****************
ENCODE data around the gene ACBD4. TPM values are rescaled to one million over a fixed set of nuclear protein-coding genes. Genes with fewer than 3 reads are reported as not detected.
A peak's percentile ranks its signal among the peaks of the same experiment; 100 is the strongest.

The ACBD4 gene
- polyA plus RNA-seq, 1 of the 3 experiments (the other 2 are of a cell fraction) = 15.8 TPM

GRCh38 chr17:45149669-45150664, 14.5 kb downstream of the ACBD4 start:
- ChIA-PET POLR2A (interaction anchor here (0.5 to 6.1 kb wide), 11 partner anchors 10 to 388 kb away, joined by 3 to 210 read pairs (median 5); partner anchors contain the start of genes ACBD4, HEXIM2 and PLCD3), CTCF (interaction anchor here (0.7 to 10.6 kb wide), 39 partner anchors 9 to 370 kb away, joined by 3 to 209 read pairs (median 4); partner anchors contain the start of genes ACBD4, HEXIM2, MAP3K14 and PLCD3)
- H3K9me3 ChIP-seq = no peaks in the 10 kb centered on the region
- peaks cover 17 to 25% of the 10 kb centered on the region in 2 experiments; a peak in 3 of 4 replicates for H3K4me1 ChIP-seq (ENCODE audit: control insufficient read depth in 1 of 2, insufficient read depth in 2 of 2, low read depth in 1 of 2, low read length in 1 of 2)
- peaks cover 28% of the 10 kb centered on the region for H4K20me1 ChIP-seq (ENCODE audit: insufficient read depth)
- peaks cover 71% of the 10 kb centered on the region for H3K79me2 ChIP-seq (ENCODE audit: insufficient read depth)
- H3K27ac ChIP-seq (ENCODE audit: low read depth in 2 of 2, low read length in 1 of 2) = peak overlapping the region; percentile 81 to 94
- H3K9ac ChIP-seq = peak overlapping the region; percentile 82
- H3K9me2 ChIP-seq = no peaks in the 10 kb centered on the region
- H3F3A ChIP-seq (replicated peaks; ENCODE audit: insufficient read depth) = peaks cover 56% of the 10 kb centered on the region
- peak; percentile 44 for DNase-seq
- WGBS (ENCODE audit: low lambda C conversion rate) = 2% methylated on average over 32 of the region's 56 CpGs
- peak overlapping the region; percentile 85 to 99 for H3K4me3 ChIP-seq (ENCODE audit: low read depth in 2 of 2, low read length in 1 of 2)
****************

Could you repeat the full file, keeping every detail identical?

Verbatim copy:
ENCODE data around the gene ACBD4. TPM values are rescaled to one million over a fixed set of nuclear protein-coding genes. Genes with fewer than 3 reads are reported as not detected.
A peak's percentile ranks its signal among the peaks of the same experiment; 100 is the strongest.

The ACBD4 gene
- polyA plus RNA-seq, 1 of the 3 experiments (the other 2 are of a cell fraction) = 15.8 TPM

GRCh38 chr17:45149669-45150664, 14.5 kb downstream of the ACBD4 start:
- ChIA-PET POLR2A (interaction anchor here (0.5 to 6.1 kb wide), 11 partner anchors 10 to 388 kb away, joined by 3 to 210 read pairs (median 5); partner anchors contain the start of genes ACBD4, HEXIM2 and PLCD3), CTCF (interaction anchor here (0.7 to 10.6 kb wide), 39 partner anchors 9 to 370 kb away, joined by 3 to 209 read pairs (median 4); partner anchors contain the start of genes ACBD4, HEXIM2, MAP3K14 and PLCD3)
- H3K9me3 ChIP-seq = no peaks in the 10 kb centered on the region
- peaks cover 17 to 25% of the 10 kb centered on the region in 2 experiments; a peak in 3 of 4 replicates for H3K4me1 ChIP-seq (ENCODE audit: control insufficient read depth in 1 of 2, insufficient read depth in 2 of 2, low read depth in 1 of 2, low read length in 1 of 2)
- peaks cover 28% of the 10 kb centered on the region for H4K20me1 ChIP-seq (ENCODE audit: insufficient read depth)
- peaks cover 71% of the 10 kb centered on the region for H3K79me2 ChIP-seq (ENCODE audit: insufficient read depth)
- H3K27ac ChIP-seq (ENCODE audit: low read depth in 2 of 2, low read length in 1 of 2) = peak overlapping the region; percentile 81 to 94
- H3K9ac ChIP-seq = peak overlapping the region; percentile 82
- H3K9me2 ChIP-seq = no peaks in the 10 kb centered on the region
- H3F3A ChIP-seq (replicated peaks; ENCODE audit: insufficient read depth) = peaks cover 56% of the 10 kb centered on the region
- peak; percentile 44 for DNase-seq
- WGBS (ENCODE audit: low lambda C conversion rate) = 2% methylated on average over 32 of the region's 56 CpGs
- peak overlapping the region; percentile 85 to 99 for H3K4me3 ChIP-seq (ENCODE audit: low read depth in 2 of 2, low read length in 1 of 2)